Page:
Seal The Deal RealEstate













Seal The Deal Real Estate

Avoid Foreclosure with Short Sales

What is a Short Sale?
A short sale is basically a property that sells for less than the balance owing on its mortgage. A short sale can be an underwater home (this is when the homeowner owes more than the house is worth), an apartment building or even vacant land. If there is a mortgage balance that is greater than the market value of the home, that property can be a short sale. 
A Short Sale is a Privilege, Not a Right
Not every property qualifies as a potential short sale in a bank's eyes. Banks are under no obligation to approve a short sale. Banks will grant a short sale if the bank feels it is in the bank's best interest to approve the short sale.
It is in the banks best interest to approve the short sale if the bank will make more money through the short sale than a foreclosure. It is estimated that banks might save 25% to 30% on foreclosure costs to grant a short sale over a foreclosure, but some investor guidelines make it more profitable for the bank to foreclosure.
What is Necessary for a Short Sale?

Most short sale transactions are handled by real estate agents who specialize in short sales. There are 4 essential ingredients to a short sale; however, strategic short sales, those without a hardship, are also possible. What makes a short sale work are the following:

  • An underwater home
  • A willing short sale bank
  • A seller with a hardship
  • A buyer willing to purchase the home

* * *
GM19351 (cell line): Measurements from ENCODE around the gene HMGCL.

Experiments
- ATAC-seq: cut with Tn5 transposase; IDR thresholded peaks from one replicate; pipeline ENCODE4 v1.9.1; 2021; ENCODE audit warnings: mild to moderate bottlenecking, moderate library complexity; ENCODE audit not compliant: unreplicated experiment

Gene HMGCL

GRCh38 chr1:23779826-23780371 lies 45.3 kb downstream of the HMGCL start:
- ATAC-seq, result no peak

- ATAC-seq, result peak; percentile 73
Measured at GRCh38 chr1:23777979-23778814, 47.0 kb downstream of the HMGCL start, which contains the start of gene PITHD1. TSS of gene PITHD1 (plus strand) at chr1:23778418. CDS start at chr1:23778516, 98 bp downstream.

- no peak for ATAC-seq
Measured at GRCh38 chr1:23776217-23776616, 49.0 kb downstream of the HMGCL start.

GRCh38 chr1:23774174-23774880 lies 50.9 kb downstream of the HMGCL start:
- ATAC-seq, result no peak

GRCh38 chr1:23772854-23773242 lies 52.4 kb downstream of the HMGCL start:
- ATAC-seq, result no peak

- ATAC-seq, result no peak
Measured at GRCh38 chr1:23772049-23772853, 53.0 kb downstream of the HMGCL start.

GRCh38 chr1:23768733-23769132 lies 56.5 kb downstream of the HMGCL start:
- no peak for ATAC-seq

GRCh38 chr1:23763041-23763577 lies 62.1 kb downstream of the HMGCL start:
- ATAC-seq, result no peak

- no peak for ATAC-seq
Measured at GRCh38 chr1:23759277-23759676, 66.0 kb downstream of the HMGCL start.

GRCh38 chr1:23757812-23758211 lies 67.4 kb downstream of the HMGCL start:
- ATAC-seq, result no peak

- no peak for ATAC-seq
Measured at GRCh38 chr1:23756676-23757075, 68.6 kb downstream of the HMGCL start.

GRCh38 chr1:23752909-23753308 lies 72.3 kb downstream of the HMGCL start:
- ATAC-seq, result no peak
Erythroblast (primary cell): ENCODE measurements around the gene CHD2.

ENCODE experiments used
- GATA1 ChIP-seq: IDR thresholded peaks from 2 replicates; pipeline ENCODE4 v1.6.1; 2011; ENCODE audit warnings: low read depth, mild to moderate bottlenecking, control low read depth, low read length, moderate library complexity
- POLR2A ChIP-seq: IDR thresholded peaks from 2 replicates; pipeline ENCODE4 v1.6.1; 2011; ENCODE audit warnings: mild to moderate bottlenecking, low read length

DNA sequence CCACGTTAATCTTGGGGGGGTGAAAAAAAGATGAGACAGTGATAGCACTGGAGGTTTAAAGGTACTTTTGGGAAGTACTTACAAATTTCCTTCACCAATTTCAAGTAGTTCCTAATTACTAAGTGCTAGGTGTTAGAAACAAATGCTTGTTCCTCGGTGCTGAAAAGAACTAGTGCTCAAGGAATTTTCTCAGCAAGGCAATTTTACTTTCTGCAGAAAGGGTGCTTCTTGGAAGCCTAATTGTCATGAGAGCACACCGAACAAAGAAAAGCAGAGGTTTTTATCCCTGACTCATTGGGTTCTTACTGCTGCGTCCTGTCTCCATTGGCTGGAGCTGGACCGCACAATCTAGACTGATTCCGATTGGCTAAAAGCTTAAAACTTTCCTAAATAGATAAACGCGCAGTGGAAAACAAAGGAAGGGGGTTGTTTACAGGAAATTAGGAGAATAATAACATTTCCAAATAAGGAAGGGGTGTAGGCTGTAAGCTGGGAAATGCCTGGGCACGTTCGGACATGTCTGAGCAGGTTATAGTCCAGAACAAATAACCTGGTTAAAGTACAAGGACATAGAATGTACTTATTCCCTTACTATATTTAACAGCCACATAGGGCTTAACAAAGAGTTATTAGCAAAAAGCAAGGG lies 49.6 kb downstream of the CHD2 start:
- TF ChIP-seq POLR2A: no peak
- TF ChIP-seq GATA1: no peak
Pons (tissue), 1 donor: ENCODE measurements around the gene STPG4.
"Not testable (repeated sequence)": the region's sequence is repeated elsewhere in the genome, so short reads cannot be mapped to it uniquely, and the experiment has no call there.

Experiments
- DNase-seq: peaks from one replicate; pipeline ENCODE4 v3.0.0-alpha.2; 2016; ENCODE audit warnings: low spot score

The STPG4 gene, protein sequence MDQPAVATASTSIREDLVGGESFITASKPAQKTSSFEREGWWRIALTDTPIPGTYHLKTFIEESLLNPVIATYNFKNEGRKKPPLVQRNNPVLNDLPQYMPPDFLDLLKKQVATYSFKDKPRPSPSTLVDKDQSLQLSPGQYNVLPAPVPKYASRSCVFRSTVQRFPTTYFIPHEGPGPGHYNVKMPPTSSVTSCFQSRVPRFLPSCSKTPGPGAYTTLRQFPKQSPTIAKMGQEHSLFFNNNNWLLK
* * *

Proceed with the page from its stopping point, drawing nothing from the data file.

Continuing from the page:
What Role Do Real Estate Agents Play In A Short Sale?

Some real estate agents throw homes on the market that will never close as a short sale. That's because the agents do not always qualify the short sale sellers. Some agents place unrealistic price tags on the short sale, which the bank will never accept. It is wise to choose an experienced short sale agent.
Here is what an agent does in a short sale:

  • Determines the type of short sale. There are many types of short sales, from Fannie Mae HAFAS to regular, non-GSE HAFAs to a traditional short sale, and a few more in between.
  • Gathers the required paperwork and submits the short sale package to the bank.
  • Helps the seller to price the short sale home. The price needs to be attractive enough to entice a buyer to wait for short sale approval but high enough to satisfy the banks BPO (Brokers Price Opinion)
  • Puts the home on the market. The agent must submit all offers received to the bank.
  • Negotiates the short sale. Sometimes sellers will hire an attorney to do the short sale, but often the agent negotiates with the bank on behalf of the seller.
  • Submits the short sale approval letter to the seller. Most sellers want a release of liability and no deficiency to do a short sale. State laws tend to govern the terms in the approval letters.

Sellers should always get legal and tax advice before completing a short sale.
The agents of Denise Torino Realty are short sale savvy and have experience in negotiating short sale deals with the banks. Call us today if you are thinking of selling or purchasing a short sale. Don't waste time with inexperienced agents. You will find that a large majority of the agents listing short sales on the market are not experienced and their deals don't close. The sellers and buyers end up wasting precious time waiting around to find out that their deal isn't going to close. Know your options and know them up front. Call us Today.




Facebook Linked In



Search for Homes Like an Agent!
Create A Personal Search Account

Home  |  Search for Homes  |  New Listing Alerts  |  Mortgage Calculators  |  Price to Sell  |  Prepare to Sell  |  Short Sales  |  Real Estate News  |  About  |  Contact  |  IMAGES - DO NOT DELETE  |  Seal The Deal Real Estate

Privacy Policy  |  Site Map  |  Profile  |  Sign In

Choose language: